The COVID-19 pandemic may have stopped members of Walla Walla High School’s drama club from performing, rehearsing and even meeting in person, but it hasn’t stopped the young theater enthusiasts from finding an outlet for their creativity.

In their weekly meetings, members of the club are creating a new production of Robin Hood.

When the pandemic stopped any in-person instruction or activities at the high school, drama teacher Kristin Hessler’s classes moved online via Zoom.

Last year’s spring musical got cancelled. While the department did put on a Zoom performance of single-act plays for students’ family, there have been no public performances — online for otherwise — this school year.

So that got Hessler and local teaching artist and composer Kristin Vining thinking about projects the club could work on from home.

The Robin Hood characters are all in the public domain. Vining, who works for Whitman College and often collaborates with Wa-Hi’s Drama Department on their shows, said having students create a new production with the characters is something that’s been on the table for some time.

“This idea goes way back,” Vining said. “I don’t even know how many years it’s been. (Former Wa-Hi drama teacher) Brian Senter asked me years ago to start playing around with an idea for an original Robin Hood musical. He since passed away and that idea got put on the way-back burner.”

With students needing something to sink their teeth into during the pandemic, Vining thought it might be time to move forward with the project.

“When this year happened and we had all this online stuff, I thought why not start the project now but have the kids do all the creating, rather than me creating the work,” Vining said.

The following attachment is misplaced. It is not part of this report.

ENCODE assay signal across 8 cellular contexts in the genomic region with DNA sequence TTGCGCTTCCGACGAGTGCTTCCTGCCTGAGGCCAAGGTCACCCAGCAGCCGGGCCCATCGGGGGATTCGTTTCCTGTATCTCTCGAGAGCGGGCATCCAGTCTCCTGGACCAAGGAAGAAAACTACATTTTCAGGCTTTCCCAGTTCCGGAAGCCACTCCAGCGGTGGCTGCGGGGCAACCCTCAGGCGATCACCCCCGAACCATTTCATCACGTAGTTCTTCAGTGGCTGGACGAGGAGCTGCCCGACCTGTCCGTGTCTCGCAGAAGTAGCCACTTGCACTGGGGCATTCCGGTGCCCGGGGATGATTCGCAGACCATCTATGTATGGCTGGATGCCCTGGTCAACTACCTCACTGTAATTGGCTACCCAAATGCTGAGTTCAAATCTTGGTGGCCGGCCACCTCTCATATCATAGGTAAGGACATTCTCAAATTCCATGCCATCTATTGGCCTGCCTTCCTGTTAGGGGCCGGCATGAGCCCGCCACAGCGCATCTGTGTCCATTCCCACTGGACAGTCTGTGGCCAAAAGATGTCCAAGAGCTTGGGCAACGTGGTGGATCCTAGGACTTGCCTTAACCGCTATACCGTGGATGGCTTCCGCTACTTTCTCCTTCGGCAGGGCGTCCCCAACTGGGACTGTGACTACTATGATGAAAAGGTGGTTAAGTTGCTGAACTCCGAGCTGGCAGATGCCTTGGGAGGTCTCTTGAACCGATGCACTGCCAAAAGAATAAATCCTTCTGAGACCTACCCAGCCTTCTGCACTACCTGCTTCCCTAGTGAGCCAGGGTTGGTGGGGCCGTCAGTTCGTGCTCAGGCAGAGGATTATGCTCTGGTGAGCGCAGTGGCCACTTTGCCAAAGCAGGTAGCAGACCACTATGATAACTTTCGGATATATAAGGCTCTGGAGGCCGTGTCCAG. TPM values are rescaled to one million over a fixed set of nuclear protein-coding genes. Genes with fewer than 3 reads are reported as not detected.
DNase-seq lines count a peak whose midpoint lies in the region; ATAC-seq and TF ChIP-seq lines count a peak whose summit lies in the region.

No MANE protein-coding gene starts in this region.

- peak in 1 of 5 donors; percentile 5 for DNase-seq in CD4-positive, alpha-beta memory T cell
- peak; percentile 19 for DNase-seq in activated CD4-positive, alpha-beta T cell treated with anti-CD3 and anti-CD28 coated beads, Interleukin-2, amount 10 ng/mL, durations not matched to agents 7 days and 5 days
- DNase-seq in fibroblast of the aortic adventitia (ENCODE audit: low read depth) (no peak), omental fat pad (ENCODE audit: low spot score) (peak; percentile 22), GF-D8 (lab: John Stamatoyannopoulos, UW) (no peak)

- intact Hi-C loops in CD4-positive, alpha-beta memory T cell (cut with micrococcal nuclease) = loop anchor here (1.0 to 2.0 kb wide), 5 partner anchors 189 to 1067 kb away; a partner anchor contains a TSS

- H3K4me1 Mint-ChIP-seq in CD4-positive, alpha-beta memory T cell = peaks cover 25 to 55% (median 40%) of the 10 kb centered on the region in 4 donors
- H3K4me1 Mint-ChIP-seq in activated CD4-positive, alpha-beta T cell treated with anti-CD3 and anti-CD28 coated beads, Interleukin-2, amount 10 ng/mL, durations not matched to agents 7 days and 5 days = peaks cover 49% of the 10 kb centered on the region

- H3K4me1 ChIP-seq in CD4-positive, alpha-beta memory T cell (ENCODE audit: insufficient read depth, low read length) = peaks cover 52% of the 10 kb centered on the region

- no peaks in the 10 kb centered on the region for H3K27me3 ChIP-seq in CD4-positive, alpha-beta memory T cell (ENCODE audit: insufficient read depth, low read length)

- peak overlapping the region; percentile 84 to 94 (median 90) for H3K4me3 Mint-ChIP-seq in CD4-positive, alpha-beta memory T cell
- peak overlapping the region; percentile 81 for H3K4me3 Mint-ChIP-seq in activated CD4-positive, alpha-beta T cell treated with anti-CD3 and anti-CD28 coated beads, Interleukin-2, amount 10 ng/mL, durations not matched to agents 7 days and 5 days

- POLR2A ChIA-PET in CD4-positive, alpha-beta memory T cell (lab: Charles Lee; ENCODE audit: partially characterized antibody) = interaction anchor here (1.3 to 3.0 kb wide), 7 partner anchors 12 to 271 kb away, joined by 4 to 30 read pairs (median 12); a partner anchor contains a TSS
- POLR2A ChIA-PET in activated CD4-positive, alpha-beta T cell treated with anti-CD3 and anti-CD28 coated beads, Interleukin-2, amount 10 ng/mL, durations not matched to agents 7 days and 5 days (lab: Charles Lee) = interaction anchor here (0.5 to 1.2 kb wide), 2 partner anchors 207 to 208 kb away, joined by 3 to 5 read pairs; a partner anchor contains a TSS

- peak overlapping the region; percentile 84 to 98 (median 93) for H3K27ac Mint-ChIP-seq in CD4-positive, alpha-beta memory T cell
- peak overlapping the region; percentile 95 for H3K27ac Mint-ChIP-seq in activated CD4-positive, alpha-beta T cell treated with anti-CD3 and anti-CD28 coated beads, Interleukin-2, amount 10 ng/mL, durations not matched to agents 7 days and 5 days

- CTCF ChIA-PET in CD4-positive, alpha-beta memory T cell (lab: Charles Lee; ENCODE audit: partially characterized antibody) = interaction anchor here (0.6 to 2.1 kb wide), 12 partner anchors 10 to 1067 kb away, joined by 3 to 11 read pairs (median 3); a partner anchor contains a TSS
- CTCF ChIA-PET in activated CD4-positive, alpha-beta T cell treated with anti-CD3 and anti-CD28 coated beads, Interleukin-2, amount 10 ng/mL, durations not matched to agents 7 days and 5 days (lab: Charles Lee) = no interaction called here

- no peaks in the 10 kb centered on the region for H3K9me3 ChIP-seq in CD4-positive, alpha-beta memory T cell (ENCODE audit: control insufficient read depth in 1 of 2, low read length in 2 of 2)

Drama club President Denali Parodi, a junior, said the concept allows for a lot of creativity.

“Robin Hood, specifically, is a very interesting choice because there are so many legends and versions of the story,” Parodi said. “It’s exciting because we can make our own. It can be completely different and modern and we can do whatever we want with it.”

The first thing students had to decide on was what the setting was going to be. Several ideas were considered, but after a bit of discussion, students decided the idea needed to be original. So, they set the story at a 1970s circus.

“We briefly considered doing a classic Robin Hood set in England and doing it the way it’s portrayed a lot,” Treasurer Kae Caton, a senior, said. “But we all really got excited about this circus idea. The vote was unanimous.”

Why a circus?

Vice President Dominic Walker, a senior, said having it at a circus allows for a lot of room to be creative.

“We were thinking about what we could do to make it our own,” Walker said. “We didn’t say, ‘We need to be quirky and the circus is quirky,’ or anything. But we’re excited by the scenery, the colors and the characters. And ways we can retell the characters.”

The students are creating concepts for every aspect of the production: from the script, to what the scenery would look like, to the design of the costumes.

Now that they have the setting, it’s time to start working on the story, which students said hasn’t been developed quite yet.

Hessler said the club has an open door policy and any student is allowed to participate as much or as little as they wish.

“We have 51 people subscribed to our (digital) classroom,” Hessler said. “But I would say we have a core group of about 15 to 20 that shows up every week to work on this.”

Secretary McKenzie Bayne, a senior, said members are pitching in to fill jobs that interest them.

“Throughout the whole thing we have been telling everyone to explore what they find interesting,” Bayne said. “If they like set work, they can work on the set. If they like music, they can work on the music.”

For now, the project is to keep the students busy and working on something challenging and engaging. However, Hessler said she hopes it’s a production the drama department will actually put on at some point, even if it’s by a future group of students.

Jeremy Burnham can be reached at jeremyburnham@wwub.com or 509-526-8321.

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